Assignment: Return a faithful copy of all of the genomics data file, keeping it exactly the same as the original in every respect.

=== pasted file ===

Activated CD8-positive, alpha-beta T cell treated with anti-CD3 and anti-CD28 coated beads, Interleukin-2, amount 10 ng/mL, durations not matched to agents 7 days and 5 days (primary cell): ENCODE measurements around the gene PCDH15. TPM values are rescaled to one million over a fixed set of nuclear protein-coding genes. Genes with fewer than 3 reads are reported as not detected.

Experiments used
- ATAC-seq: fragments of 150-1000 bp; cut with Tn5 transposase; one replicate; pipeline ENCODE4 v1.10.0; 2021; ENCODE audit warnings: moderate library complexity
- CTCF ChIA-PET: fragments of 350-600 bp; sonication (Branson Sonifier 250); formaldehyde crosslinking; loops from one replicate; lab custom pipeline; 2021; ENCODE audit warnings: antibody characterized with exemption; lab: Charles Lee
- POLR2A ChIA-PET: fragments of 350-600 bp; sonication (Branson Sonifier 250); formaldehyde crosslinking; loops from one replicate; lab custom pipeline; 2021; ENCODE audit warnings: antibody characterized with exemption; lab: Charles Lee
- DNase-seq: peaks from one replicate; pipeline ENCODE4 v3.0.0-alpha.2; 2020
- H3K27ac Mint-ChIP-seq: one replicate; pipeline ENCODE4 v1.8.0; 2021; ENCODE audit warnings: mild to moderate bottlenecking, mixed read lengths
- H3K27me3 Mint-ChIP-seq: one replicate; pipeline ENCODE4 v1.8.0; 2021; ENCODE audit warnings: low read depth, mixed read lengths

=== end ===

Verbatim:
Activated CD8-positive, alpha-beta T cell treated with anti-CD3 and anti-CD28 coated beads, Interleukin-2, amount 10 ng/mL, durations not matched to agents 7 days and 5 days (primary cell): ENCODE measurements around the gene PCDH15. TPM values are rescaled to one million over a fixed set of nuclear protein-coding genes. Genes with fewer than 3 reads are reported as not detected.

Experiments used
- ATAC-seq: fragments of 150-1000 bp; cut with Tn5 transposase; one replicate; pipeline ENCODE4 v1.10.0; 2021; ENCODE audit warnings: moderate library complexity
- CTCF ChIA-PET: fragments of 350-600 bp; sonication (Branson Sonifier 250); formaldehyde crosslinking; loops from one replicate; lab custom pipeline; 2021; ENCODE audit warnings: antibody characterized with exemption; lab: Charles Lee
- POLR2A ChIA-PET: fragments of 350-600 bp; sonication (Branson Sonifier 250); formaldehyde crosslinking; loops from one replicate; lab custom pipeline; 2021; ENCODE audit warnings: antibody characterized with exemption; lab: Charles Lee
- DNase-seq: peaks from one replicate; pipeline ENCODE4 v3.0.0-alpha.2; 2020
- H3K27ac Mint-ChIP-seq: one replicate; pipeline ENCODE4 v1.8.0; 2021; ENCODE audit warnings: mild to moderate bottlenecking, mixed read lengths
- H3K27me3 Mint-ChIP-seq: one replicate; pipeline ENCODE4 v1.8.0; 2021; ENCODE audit warnings: low read depth, mixed read lengths